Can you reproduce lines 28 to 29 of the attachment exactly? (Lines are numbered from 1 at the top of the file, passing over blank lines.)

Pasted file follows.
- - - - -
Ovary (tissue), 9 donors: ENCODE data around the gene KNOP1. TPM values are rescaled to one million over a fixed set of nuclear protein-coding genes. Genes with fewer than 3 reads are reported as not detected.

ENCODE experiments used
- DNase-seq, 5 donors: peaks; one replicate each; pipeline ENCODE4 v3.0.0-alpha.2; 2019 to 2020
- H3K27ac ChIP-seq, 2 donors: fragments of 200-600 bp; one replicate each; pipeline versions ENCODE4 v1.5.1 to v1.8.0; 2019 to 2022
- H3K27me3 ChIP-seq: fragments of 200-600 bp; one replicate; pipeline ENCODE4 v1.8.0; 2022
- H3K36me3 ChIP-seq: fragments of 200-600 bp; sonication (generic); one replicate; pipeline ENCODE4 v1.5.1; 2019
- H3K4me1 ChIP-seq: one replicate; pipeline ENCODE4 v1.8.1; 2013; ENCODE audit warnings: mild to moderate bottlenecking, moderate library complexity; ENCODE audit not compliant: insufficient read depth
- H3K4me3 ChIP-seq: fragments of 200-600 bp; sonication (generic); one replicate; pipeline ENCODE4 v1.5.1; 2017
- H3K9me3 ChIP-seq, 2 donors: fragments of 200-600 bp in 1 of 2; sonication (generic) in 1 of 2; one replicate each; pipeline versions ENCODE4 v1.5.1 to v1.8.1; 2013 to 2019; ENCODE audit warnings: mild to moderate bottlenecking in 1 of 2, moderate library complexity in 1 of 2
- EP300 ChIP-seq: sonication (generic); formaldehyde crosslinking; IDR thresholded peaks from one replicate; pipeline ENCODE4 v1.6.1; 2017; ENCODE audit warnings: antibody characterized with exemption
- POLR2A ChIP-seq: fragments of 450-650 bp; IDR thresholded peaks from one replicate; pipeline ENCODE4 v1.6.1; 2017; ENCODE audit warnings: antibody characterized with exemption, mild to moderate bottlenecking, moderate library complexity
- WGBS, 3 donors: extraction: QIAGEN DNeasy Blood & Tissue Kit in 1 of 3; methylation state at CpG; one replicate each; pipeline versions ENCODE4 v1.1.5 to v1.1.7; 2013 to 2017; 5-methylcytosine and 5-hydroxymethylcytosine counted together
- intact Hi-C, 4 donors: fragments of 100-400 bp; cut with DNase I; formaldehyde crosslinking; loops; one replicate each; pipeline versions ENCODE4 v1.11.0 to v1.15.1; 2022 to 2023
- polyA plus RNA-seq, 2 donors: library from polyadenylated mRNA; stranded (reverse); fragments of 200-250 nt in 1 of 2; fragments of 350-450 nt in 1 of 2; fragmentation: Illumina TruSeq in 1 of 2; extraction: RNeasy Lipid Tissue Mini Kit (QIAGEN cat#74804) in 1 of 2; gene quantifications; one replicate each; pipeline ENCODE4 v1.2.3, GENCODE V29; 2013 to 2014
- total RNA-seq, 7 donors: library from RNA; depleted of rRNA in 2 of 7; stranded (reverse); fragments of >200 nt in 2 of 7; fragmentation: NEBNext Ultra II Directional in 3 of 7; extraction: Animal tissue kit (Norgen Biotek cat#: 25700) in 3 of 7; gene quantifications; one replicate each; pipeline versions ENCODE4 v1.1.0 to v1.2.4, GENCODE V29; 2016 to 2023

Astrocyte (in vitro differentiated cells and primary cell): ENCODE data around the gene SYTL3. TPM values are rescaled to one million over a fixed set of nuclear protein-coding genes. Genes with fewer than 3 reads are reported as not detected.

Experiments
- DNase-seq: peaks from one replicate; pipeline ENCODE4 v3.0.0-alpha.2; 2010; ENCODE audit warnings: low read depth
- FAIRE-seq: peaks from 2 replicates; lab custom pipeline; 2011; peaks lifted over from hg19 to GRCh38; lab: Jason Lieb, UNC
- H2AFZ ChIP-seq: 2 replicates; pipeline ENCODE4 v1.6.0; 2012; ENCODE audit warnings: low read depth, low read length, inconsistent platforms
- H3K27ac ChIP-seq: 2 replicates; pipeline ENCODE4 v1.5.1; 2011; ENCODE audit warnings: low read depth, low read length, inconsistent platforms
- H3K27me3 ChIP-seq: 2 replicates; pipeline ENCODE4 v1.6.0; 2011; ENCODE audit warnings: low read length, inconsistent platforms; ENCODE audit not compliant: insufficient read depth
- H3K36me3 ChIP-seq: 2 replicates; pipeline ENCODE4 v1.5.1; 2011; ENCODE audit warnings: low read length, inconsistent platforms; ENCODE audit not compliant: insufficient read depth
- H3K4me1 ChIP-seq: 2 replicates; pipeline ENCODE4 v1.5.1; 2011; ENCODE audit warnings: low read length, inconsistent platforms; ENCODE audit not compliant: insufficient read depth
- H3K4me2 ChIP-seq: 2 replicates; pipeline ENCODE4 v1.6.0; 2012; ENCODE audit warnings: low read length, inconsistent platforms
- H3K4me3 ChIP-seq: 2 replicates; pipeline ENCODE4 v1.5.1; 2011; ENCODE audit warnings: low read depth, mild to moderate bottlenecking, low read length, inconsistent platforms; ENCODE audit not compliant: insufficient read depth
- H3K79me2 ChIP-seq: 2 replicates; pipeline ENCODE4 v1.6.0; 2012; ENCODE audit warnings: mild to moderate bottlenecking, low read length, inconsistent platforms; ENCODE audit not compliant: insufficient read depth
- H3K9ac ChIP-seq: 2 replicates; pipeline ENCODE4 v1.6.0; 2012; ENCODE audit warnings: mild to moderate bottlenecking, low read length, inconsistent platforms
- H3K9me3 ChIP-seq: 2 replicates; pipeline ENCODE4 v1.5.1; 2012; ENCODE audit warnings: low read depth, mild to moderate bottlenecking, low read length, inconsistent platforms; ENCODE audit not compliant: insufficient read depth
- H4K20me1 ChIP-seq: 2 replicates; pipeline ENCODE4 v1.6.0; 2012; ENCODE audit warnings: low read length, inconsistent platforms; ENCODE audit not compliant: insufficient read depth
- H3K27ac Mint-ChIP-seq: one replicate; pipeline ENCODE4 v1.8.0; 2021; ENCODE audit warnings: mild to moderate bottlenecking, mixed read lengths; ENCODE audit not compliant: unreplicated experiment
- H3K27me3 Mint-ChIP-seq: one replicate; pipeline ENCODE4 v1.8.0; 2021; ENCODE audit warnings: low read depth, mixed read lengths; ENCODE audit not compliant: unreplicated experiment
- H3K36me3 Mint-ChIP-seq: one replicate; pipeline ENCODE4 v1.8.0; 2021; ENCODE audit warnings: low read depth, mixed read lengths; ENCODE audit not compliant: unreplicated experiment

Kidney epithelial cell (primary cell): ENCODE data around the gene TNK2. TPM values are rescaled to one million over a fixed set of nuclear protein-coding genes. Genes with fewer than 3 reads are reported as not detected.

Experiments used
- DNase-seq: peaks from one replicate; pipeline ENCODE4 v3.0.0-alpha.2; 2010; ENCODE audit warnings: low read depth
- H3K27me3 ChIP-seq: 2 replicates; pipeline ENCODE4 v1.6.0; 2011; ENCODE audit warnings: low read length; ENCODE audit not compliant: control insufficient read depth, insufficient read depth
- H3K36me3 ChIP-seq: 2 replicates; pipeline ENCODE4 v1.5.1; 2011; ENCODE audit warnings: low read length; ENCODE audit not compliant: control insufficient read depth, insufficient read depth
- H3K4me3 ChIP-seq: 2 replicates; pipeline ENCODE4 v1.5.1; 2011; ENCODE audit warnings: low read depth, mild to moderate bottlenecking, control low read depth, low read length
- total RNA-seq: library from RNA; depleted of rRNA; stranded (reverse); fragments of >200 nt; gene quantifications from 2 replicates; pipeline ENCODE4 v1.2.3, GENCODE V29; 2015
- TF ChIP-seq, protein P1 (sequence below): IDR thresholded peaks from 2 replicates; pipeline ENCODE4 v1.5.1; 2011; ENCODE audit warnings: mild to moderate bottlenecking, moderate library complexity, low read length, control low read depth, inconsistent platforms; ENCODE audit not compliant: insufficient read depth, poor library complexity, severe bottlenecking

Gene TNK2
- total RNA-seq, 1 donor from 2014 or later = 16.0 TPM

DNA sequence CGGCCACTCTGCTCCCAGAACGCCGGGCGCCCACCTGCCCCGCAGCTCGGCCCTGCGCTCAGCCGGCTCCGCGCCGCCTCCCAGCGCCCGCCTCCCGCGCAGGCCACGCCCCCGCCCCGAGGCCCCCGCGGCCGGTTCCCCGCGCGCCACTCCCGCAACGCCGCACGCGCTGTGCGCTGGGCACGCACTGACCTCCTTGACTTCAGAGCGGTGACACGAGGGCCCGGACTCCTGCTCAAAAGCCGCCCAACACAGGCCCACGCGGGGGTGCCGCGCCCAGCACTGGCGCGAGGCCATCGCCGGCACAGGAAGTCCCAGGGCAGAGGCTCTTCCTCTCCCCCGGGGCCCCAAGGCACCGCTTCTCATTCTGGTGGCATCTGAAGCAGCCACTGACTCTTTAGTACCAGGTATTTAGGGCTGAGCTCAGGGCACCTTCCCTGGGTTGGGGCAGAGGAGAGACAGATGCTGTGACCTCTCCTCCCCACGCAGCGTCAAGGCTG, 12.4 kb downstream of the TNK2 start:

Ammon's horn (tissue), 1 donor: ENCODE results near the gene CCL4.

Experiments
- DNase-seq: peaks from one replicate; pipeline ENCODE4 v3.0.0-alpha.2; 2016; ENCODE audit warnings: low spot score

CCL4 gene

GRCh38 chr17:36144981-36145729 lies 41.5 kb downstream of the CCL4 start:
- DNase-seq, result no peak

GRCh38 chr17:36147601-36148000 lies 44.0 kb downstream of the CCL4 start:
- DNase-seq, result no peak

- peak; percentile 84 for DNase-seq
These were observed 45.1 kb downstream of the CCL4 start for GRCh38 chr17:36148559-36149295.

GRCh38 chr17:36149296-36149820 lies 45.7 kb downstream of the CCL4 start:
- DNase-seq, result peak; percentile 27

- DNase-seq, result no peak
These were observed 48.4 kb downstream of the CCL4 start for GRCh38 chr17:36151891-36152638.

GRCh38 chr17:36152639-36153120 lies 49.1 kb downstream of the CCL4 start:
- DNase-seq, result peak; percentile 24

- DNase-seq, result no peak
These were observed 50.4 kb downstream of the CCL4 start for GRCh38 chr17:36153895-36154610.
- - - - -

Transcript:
- H3K9ac ChIP-seq: 2 replicates; pipeline ENCODE4 v1.6.0; 2012; ENCODE audit warnings: mild to moderate bottlenecking, low read length, inconsistent platforms
- H3K9me3 ChIP-seq: 2 replicates; pipeline ENCODE4 v1.5.1; 2012; ENCODE audit warnings: low read depth, mild to moderate bottlenecking, low read length, inconsistent platforms; ENCODE audit not compliant: insufficient read depth